Disclaimer: A work of fiction; the recognizable people in the story belong to themselves and have never performed the actions portrayed here. I do not know the actors nor am I associated with them in any way. If you are underage, please do not read this story. I am not making any profit from these stories, nor do I mean any harm.
Note: For Ghani. Merry Christmas!
Paris stands at the edge of the river trying to calm his nerves. He’s dressed as a Rohan warrior, covered in mud and blood, waiting for the shot. Waiting to show how he can die nobly.
He has Karl to thank for this, of course, but at the moment he can’t decide whether he wants to kiss him or bludgeon him. Well, at this precise moment, bludgeoning seems like the best option as the wind has picked up again, and he can hear Mr. Jackson yelling behind him that he thinks the shot might have more of an affect if they are actually on the banks of the river—partially in the water.
Paris looks around for Karl, trying to single him out from the cast and crew standing around—trying to see around both machines and horses. In his mind, he carefully constructs insults, ones that will be sure to impress the older man who now treats him more like a brother than friend, a situation Paris is decidedly unhappy about.
He remembers the first time he met Karl, who was dressed as cupid complete with blonde hair and wings. It was Paris’s first role—if you interpret role broadly. Still, Karl had mentored him, given him tips on his acting, on emoting, on going organic for a healthier mind and body. Later, after the shoot had ended, Karl bought him a round of drinks and then even later, gave him his first blowjob by a man—well, by anyone, because he was only seventeen at the time and just beginning to figure things out.
And now he has things figured out. At least he’s pretty sure he does. Though, then again, maybe since he’s standing on a riverbed about to be killed by orcs (again, or rather, for the fifth time this morning) perhaps he shouldn’t analyze the deep underpinnings of his sexuality. Nevertheless, as he scans the set once more for Karl, stamping his feet for warmth, he thinks that perhaps he could benefit from some experimentation in that department.
Thinking he’s spotted Karl’s helmet—though it’s hard to tell one horse lord from another here—he takes a few steps forward, intent on discovering if it’s his horse lord but then is stopped and redirected. Yes. In the mud. With two other actors on top of him. And look more—wounded, pained but not animated.
Karl—Eomer—calls out to search for the king’s son, and Paris struggles to look gravely wounded rather than excited by the fact that not only is he actually working, acting in one of the biggest projects ever, but that in a moment he will finally know exactly where Karl is—will be able to joke and tease him once Peter calls cut again. But that cut comes too soon; the king’s son—now decidedly more cold, wet and muddy—is still left unfound, dying upon the shore.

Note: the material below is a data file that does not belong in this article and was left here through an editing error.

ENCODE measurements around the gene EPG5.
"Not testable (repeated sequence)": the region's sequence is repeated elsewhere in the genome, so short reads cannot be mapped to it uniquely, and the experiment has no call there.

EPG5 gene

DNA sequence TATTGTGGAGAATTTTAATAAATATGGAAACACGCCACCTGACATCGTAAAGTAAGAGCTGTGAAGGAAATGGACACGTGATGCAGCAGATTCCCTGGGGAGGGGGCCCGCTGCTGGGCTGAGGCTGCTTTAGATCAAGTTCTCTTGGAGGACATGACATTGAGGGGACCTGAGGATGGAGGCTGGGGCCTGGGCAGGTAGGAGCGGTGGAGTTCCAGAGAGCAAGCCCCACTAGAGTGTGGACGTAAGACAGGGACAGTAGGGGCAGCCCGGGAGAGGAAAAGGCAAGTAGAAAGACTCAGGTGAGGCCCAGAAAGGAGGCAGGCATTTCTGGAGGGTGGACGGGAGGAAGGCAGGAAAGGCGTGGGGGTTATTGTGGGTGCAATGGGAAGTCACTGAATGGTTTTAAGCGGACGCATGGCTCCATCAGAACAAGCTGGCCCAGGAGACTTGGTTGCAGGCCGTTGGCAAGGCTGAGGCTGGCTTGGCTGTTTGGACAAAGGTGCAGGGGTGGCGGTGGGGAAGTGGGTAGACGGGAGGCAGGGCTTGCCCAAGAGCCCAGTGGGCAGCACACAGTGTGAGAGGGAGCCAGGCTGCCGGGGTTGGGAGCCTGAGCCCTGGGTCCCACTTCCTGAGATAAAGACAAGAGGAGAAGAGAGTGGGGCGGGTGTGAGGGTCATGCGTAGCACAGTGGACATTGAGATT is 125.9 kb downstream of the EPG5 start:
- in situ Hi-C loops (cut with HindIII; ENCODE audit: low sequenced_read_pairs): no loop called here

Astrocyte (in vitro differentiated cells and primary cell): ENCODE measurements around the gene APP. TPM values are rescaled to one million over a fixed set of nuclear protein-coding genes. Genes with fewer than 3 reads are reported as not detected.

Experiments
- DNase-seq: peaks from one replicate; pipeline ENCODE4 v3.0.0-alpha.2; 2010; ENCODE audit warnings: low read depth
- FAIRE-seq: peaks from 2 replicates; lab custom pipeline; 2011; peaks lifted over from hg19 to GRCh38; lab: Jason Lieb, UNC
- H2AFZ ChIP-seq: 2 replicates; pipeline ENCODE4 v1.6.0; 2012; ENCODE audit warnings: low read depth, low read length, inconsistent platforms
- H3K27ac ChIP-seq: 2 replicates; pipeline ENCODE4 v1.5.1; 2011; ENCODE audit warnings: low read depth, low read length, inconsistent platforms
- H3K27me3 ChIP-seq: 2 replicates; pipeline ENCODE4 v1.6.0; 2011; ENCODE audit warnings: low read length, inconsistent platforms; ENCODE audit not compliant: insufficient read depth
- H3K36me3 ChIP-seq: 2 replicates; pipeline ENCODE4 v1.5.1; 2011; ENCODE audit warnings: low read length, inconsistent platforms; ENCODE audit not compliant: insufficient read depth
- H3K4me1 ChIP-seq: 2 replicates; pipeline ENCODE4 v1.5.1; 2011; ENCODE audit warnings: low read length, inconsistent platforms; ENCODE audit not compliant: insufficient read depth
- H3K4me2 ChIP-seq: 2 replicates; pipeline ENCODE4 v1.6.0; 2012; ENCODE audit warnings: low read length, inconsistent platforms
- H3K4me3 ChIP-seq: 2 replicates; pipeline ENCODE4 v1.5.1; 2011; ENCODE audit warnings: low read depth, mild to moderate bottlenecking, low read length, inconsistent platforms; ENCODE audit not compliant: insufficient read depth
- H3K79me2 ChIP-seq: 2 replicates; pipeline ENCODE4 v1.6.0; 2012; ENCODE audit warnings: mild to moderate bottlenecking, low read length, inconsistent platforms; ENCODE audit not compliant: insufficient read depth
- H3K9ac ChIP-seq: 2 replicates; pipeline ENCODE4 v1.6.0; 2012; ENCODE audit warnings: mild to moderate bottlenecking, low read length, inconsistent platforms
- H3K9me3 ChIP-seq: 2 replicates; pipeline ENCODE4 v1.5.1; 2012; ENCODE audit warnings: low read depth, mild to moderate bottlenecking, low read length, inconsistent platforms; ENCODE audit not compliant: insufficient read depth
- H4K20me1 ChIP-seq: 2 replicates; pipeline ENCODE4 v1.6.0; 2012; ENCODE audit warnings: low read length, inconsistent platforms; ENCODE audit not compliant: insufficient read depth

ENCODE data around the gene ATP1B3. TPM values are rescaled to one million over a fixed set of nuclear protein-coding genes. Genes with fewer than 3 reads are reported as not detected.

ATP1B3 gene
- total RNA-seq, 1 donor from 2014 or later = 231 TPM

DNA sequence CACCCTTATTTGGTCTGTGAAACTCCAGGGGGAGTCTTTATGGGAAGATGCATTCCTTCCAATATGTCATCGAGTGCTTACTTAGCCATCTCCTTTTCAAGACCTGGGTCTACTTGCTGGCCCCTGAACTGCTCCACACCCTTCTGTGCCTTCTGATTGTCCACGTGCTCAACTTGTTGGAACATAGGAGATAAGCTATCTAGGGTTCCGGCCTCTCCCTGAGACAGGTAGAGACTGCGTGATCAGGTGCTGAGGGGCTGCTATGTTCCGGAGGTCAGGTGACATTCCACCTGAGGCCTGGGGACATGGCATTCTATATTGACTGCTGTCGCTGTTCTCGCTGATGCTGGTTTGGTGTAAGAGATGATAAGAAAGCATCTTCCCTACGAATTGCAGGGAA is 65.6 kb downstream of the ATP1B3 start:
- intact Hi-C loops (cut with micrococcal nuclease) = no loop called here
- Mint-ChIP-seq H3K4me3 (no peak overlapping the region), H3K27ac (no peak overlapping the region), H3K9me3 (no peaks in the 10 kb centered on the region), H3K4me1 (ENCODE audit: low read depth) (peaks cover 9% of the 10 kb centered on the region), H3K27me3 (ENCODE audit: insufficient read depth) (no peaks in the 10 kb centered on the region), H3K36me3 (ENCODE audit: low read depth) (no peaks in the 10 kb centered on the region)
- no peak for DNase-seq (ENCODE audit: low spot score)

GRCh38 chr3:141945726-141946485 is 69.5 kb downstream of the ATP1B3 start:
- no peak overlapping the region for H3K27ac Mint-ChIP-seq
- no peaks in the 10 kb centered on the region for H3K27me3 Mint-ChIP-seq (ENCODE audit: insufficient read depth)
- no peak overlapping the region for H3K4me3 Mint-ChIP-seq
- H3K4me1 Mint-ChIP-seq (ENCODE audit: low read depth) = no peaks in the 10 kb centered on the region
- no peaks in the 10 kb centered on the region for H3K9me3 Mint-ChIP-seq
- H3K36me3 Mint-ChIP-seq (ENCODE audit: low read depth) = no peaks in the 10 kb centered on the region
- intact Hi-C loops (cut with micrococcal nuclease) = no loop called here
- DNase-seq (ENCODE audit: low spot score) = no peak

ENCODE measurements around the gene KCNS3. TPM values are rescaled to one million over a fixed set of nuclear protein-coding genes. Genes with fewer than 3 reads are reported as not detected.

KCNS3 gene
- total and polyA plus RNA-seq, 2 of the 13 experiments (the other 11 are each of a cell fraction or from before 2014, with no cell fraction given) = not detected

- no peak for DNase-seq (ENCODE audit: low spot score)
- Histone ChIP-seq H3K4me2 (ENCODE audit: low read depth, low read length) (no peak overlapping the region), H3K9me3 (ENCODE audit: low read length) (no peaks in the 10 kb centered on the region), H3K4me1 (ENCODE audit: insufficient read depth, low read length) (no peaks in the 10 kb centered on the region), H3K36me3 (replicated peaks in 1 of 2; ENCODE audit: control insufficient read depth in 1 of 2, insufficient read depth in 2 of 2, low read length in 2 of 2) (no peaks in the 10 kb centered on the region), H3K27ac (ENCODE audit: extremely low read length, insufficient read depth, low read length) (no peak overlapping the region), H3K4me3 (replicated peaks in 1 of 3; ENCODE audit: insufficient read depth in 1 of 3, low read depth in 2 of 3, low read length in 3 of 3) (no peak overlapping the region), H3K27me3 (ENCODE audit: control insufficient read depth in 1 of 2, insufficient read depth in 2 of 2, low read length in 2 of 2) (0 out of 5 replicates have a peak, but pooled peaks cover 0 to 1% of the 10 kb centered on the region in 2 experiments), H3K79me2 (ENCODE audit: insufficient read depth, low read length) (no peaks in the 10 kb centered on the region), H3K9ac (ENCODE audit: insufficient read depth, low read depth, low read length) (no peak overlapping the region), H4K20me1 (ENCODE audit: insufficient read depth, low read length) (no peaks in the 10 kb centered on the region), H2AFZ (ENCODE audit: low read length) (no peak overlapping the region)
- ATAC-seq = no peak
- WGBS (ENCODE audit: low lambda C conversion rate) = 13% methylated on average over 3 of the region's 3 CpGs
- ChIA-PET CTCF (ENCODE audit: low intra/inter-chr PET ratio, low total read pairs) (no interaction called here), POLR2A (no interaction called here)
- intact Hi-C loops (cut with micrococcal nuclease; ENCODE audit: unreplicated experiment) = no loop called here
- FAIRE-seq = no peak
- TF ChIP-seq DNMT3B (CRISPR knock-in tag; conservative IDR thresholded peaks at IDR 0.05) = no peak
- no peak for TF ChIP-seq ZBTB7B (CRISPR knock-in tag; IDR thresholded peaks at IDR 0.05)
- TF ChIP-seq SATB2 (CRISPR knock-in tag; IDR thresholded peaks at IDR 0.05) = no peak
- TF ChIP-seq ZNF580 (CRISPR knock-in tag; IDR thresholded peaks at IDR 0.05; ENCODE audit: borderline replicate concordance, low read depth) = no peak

Sitting up, Paris looks around for Karl, spots him standing near the catering table, easily recognizable from the back. He also recognizes the man standing in front of Karl. Man. Elf. Whatever. Standing up and shaking mud from his hands, he takes a step forward before being stopped yet again. This time by a makeup artist. Peter believes more blood is needed. Well, of course he does, but Paris knows better than to say this. Instead he stands still, patient under the application of the thick grease paint, focused on watching Karl.
This is good too, he decides. He can see how comfortable Karl is, is watching him interact with another male—confirming what he already believes is true: that Karl only flirts with him, only gives him that smile where one side of his mouth goes up before the other side joins before he’s grinning and laughing, behaving as if he, Paris, is the only other person in the room.
He closes his eyes as asked, his own lips turning up at the thought of tasting, touching, Karl tonight—of using his body to warm up his own. The brush underneath his eye tickles, and he laughs, the makeup artist laughing with him. He opens his eyes, his mouth, to give a teasing warning but his eyes are naturally drawn to where Karl has been standing—
Except he’s not standing there anymore. He’s moving away, with his arm around the elf. Around the other person here with a city for a name—though Orlando is brighter than Paris, warmer, filled with light, and Paris, the man not the city, winces at the lame comparison. But he can’t help but feel that it’s true. Suspects that perhaps Orlando—again, the man, not the city—is all those things to Karl and then is instantly ashamed of himself for doubting.
He watches them move further away--Karl’s arm loosely around Orlando’s shoulders, Orlando’s fingers curling tightly around Karl’s waist—and struggles to redirect his attention back to the makeup artist and her tickly brushes. It’s lost its humor though—this scene, the mud and blood, the jokes that suddenly just seem stale and a bit forced. He’s grateful when Peter calls the actors back to their places. Glad to see Orlando move off to the other side of the cameras; he’s not even in this shot, Paris realizes with growing anger—and Karl moving back towards him, his helmet underneath his arm.
Lying down in the mud, Paris doesn’t find it hard at all to pretend he’s dying. Finds it quite easy to feel, or rather, not feel, anything. To be blank. When Karl picks him up, says his lines, Paris barely needs to act pained. Peter calls cut, praising Rohirrim and Orc alike for their dedication, and declares this last cut to be the best. The day is called.
Surrounded once again by makeup and costume people, Paris doesn’t bother looking for Karl, though this time it hardly matters. Can’t escape him. Or the elf that comes bounding up to him. Paris struggles to remember Karl’s advice on acting when he’s finally—finally—introduced.